I have been unknowingly following several Facebook Pages without really being aware of it.  For example, I follow the page for Tate’s Comics store in Ft. Lauderdale and receive feeds from them. This is not the same as the personal FB page for the owner of Tate’s comics. On my work FB I have admin rights to the University of Miami Libraries Page.

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Typing into PowerPoint during the Presentation

I’m using Office 2010.  I can’t believe no one noticed when I did this during the live presentation.

Here is the link to the tutorial I used: InternetClassroom.com. I’m not sure which version of PowerPoint they are using, but below are the 2010 instruction.

  1. Make a new slide where you want this feature to come in
  2. Under “Developer” in the section “Controls” you will see the text box feature
  3. Add into the slide whatever size you want, wherever you want.
  4. You can adjust it later by clicking in the box. The edit features will turn on

PPtextboxSample

 

NOTE: While you are typing in presentation mode, in order to go to the next line, you must press the Shift key at the same time as the Return (or Enter) key.

That’s it.  I’d say “amaze your co-workers”, but mine didn’t even notice I’d done anything out of the norm of our usual presentations.

Viewing websites inside of PowerPoint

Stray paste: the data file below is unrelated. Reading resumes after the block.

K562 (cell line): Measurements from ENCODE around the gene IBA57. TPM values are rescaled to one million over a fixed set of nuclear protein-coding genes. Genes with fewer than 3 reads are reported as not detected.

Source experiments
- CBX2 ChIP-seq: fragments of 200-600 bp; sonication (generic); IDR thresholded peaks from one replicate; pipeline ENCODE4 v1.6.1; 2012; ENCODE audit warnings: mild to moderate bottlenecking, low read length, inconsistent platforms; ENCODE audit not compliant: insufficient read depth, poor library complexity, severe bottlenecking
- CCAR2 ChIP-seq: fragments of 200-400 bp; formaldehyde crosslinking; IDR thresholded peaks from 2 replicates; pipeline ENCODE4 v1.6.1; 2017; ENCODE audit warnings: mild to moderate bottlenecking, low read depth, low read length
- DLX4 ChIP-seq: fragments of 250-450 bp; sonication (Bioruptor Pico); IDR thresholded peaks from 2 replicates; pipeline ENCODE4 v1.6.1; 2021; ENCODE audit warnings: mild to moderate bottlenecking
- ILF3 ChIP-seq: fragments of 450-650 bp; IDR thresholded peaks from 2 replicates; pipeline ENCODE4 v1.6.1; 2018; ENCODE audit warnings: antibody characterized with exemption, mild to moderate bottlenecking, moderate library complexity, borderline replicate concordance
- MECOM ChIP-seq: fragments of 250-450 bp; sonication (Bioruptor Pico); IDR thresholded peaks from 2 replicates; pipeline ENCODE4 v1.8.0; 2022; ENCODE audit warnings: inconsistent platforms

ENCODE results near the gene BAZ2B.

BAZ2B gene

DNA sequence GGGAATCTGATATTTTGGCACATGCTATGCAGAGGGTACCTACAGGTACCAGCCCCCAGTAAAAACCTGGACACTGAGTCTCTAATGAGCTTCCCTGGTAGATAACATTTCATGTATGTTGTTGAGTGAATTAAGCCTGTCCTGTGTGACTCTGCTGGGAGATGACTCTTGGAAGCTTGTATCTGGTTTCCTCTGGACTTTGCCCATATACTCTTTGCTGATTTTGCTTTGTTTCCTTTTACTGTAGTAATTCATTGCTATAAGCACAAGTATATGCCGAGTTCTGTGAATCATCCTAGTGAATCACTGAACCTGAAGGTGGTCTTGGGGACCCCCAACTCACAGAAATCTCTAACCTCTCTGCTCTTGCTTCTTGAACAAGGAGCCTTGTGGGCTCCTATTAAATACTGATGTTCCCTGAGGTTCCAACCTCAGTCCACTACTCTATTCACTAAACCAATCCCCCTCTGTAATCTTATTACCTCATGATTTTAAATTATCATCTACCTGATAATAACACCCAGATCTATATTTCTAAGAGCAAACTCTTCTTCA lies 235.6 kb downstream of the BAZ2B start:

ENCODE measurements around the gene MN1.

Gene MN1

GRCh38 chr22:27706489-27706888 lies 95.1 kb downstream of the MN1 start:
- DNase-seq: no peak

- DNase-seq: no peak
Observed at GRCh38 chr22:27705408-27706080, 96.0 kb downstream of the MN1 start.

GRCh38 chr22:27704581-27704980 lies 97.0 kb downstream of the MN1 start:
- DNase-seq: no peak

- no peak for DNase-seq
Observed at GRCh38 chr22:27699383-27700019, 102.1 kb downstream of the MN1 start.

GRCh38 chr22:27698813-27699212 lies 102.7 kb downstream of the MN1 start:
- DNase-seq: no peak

And when I say viewing websites I mean without having to exit the PowerPoint presentation in the middle.  This can be done, though it seems that currently, it’s only possible if you only visit one page and don’t try to click anything within that page.  For the purposes of my last presentation, this was perfectly acceptable. I am using Office 2010.

The trick is a program called LiveWeb. That’s the most of it really. Once you have that installed on your computer (and the computer you are presenting from if different) you are set to go. Make sure you have PowerPoint closed. Once you install and re-open PP, you will see a new future on the toolbar under Insert:

Once you add the website, you can adjust where and how large on your slide you want it.  My slide from NMC card game looks like this:

PPwebSample

You can find all the instructions on the link for LiveWeb or read them here below the cut:

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Sharpen Images with High Pass filter

For years I’ve been using Unsharp Mask to sharpen images. That’s the way I was taught 10 years ago. The other day I hear from someone else recently graduated from a photo program, to try High Pass. and yeah, it works pretty good.

Here’s the link to the tutorial I used: http://www.photoshopessentials.com/photo-editing/sharpen-high-pass/

A less fancy step by step in case the link above breaks

Word to Acrobat cutting off text

I was given a standard 11×8.5 Word docx file that needed to be printed 17×13. I couldn’t find a way to enlarge the file from Word with the text included. I could only enlarge the paper size. So I export to pdf so I can better control the printing on the plotter. For some reason, the new pdf file decided to cut the lower part of some of the text.

On my PC the text in the docx file looked fine, but when I transferred it over to the Mac is when I noticed that even in the file the letters were getting cut off. Of course on the Mac I’m met with a new problem when the school library logo at the top suddenly decides to outline itself when the file is converted to PDF.

Facepalm.

Solution: Take modified docx file from the Mac and then convert to PDF on the PC.